Dominion Energy Inc. on March 25 unveiled a $26 billion growth capital plan for 2019 through 2023 that the company expects will grow rate base by $19 billion over the five-year period.
Dominion management said the first three years of the capital plan will be financed with $7 billion of operating cash flow, $300 million from its annual dividend reinvestment plan, up to $300 million to $500 million annually from the company's at-the-market equity issuance program and about $2 billion in net debt refinancing.
Dominion is also transitioning to a new business structure comprising five segments: Dominion Energy Virginia, Dominion Energy Gas Transmission & Storage, Dominion Energy Gas Distribution, Dominion Energy South Carolina and Dominion Energy Contracted Generation.
"Changing our operating segments we hope helps the visibility on the growth profile of these businesses," Dominion Energy Executive Vice President and CFO James Chapman said at the company's 2019 investor day presentation at the New York Stock Exchange.
Chapman said the company hopes to complete the transition to the new operating structure by February 2020.
As part of its growth plan, Dominion earmarked about $17 billion, or 64%, of its capital spending for Dominion Energy Virginia. The Virginia utility, known legally as Virginia Electric and Power Co., will spend heavily on electric infrastructure, grid modernization and clean energy.
Dominion Energy Virginia will invest about $4.3 billion in electric transmission from 2019 through 2023, with about $1.6 billion in additional growth capital earmarked for grid transformation projects under Virginia's Grid Transformation and Security Act. Dominion Energy Virginia also expects to spend $2.4 billion on regulated solar growth and $1.3 billion on contracted solar as part of the utility's commitment to have 3,000 MW of solar in operation or under development by 2022.
In addition, the growth capital plan outlines $1.2 billion in spending over the five-year period for operating license extensions at the two-unit, 1,750-MW Surry nuclear plant in Virginia. In October 2018, Dominion filed its request with the U.S. Nuclear Regulatory Commission for a second 20-year renewal of the Surry operating licenses that, if granted, would keep the reactors online beyond 2050.
About $1.1 billion of Dominion's growth capital plan is tied to offshore wind development, building on the company's proposed 12-MW Coastal Virginia Offshore Wind pilot project off the coast of Virginia Beach. Dominion, which is investing $300 million in the offshore wind pilot venture with Danish wind developer Ørsted A/S, said it is planning for 500 MW of additional offshore wind generation to be online by 2024.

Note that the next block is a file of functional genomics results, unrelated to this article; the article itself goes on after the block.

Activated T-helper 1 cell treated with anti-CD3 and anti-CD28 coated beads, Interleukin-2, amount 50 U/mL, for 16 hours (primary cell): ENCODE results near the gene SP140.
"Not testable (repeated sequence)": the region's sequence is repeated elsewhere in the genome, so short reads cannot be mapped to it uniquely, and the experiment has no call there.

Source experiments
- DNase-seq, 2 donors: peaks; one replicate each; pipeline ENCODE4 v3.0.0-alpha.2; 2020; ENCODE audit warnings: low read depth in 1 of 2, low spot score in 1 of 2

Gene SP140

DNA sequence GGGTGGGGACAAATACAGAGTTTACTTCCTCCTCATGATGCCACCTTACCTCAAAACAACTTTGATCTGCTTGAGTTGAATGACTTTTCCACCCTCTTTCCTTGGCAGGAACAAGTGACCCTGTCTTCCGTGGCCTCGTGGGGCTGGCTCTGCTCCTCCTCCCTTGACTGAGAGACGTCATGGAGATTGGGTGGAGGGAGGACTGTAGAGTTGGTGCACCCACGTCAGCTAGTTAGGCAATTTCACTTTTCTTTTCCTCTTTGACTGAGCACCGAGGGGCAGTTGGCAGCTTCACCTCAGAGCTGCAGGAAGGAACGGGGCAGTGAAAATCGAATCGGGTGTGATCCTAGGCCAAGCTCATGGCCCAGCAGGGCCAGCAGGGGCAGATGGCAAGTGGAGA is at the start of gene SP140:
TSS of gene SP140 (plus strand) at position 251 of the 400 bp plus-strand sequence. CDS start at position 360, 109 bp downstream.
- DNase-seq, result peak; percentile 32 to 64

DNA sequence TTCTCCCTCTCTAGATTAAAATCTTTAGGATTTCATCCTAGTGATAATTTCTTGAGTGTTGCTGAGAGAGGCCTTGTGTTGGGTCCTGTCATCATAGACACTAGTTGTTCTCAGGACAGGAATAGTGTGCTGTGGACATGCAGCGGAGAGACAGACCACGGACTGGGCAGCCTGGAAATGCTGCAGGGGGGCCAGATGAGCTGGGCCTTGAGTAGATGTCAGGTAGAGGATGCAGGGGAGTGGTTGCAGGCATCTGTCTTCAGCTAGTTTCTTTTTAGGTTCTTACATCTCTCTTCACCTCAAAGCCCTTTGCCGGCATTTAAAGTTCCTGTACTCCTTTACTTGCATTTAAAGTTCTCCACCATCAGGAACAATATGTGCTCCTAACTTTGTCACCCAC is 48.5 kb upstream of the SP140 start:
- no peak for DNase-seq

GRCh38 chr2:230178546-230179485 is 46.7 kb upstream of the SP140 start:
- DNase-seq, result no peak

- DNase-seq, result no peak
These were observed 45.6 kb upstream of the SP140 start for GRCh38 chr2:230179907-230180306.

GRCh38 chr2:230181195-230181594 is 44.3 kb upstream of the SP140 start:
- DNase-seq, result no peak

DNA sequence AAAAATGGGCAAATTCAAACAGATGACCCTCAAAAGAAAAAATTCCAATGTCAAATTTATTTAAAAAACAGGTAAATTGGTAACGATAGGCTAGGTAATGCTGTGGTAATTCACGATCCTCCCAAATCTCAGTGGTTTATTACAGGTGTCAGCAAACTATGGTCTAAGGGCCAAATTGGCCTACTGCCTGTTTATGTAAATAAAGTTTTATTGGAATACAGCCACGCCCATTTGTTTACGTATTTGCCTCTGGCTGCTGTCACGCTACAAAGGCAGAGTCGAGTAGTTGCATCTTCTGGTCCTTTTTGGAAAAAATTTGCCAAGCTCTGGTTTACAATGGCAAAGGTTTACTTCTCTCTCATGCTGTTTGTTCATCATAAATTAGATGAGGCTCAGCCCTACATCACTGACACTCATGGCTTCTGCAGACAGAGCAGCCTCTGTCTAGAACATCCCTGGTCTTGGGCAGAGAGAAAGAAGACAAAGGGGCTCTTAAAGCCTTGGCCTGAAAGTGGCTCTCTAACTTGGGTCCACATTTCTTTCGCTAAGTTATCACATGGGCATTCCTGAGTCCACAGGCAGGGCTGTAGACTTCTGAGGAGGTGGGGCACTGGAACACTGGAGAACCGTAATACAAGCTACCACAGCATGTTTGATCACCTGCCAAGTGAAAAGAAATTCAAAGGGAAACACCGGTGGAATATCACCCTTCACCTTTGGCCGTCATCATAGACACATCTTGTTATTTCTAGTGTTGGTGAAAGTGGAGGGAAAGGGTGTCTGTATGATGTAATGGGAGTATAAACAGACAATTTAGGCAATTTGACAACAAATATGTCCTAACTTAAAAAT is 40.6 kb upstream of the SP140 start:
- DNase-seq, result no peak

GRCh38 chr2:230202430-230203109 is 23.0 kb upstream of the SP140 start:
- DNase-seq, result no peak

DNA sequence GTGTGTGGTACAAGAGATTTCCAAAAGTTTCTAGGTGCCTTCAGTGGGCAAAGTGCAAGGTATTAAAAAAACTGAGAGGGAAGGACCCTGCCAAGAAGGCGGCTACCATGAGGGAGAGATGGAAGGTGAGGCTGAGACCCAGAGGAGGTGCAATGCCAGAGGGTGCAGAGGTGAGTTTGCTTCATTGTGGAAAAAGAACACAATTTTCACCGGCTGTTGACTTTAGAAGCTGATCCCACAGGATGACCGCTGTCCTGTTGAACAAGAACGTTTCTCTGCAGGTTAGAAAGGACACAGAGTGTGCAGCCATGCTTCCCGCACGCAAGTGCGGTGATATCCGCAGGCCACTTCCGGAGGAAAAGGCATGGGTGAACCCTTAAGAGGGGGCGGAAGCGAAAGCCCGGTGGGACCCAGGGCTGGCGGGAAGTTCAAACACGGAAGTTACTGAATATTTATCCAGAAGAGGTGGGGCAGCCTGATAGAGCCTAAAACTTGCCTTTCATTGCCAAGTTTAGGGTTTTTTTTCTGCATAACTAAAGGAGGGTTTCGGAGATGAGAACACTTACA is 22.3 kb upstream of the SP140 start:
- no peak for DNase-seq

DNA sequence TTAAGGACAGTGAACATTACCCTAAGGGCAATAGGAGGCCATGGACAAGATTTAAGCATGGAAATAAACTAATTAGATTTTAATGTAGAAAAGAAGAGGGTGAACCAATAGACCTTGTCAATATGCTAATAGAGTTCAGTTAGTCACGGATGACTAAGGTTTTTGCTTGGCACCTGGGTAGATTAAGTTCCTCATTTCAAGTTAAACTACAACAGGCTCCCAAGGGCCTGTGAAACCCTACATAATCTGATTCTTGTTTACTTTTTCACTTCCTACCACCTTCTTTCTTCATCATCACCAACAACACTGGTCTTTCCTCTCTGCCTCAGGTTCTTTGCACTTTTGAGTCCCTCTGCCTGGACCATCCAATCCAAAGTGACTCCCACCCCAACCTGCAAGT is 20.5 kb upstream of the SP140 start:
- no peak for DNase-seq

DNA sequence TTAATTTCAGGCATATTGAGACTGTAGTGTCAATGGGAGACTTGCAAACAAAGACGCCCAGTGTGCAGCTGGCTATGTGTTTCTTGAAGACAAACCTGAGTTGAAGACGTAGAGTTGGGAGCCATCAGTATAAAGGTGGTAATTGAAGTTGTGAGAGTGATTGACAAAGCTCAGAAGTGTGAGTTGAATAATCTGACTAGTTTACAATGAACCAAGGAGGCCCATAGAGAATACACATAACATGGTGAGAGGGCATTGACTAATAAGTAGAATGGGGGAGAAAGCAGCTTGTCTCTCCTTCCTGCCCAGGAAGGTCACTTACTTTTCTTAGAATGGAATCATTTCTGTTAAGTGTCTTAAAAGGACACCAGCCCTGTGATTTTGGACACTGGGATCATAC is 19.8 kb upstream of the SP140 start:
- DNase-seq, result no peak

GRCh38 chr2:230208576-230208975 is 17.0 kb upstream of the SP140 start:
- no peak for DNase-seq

Dominion Energy Virginia also is exploring the development of a $1 billion pumped hydroelectric storage facility in the Virginia mountains to complement its 60% stake in the 3,003-MW Bath County hydro plant.
In addition, Dominion Energy Virginia's five-year investment plan calls for spending $800 million on strategic undergrounding of electric distribution lines, $500 million for environmental compliance and $500 million for the development of gas combustion turbines.
The investments are expected to grow Dominion Energy Virginia's rate base from $23 billion in 2018 to between $32 billion and $34 billion in 2023, executives said.
The parent company also plans to spend about $3.6 billion from 2019 through 2023 at Dominion Energy Gas Transmission & Storage. This business includes 90% regulated and regulated-like assets, including the Cove Point LNG export facility and the Dominion-led 600-mile, 1.5-Bcf/d Atlantic Coast Pipeline LLC project.
The Dominion Energy Gas Distribution segment has a $3.5 billion investment plan for the next five years focused primarily on pipeline replacement, customer growth and system improvements in Ohio, Utah and North Carolina.
Dominion Energy Contracted Generation includes the company's 2,101-MW Millstone nuclear plant in Connecticut, which recently secured a 10-year power purchase agreement with two electric utilities that operate in the state, and 1,124 MW of long-term contracted solar.
Dominion Energy South Carolina, which includes newly acquired utility South Carolina Electric & Gas Co., has a $2.1 billion growth capital plan focused primarily on its electric business and grid improvements, while also emphasizing electric and gas customer growth.
This plan excludes development of the V.C. Summer nuclear plant expansion.
Chapman said the company expects to file a rate case in South Carolina in 2020, with rates effective at the beginning of 2021. The CFO said South Carolina Electric & Gas, which has spent the bulk of the past decade focused on capital spending for the now-abandoned V.C. Summer reactors, has been earning below its allowed 10.2% return on equity. "[T]here hasn't been a base rate proceeding since 2011," he added.
Dominion expects to achieve a 6.7% EPS compound annual growth rate through 2020 and expects to grow EPS by more than 5% per year from 2020 through 2023.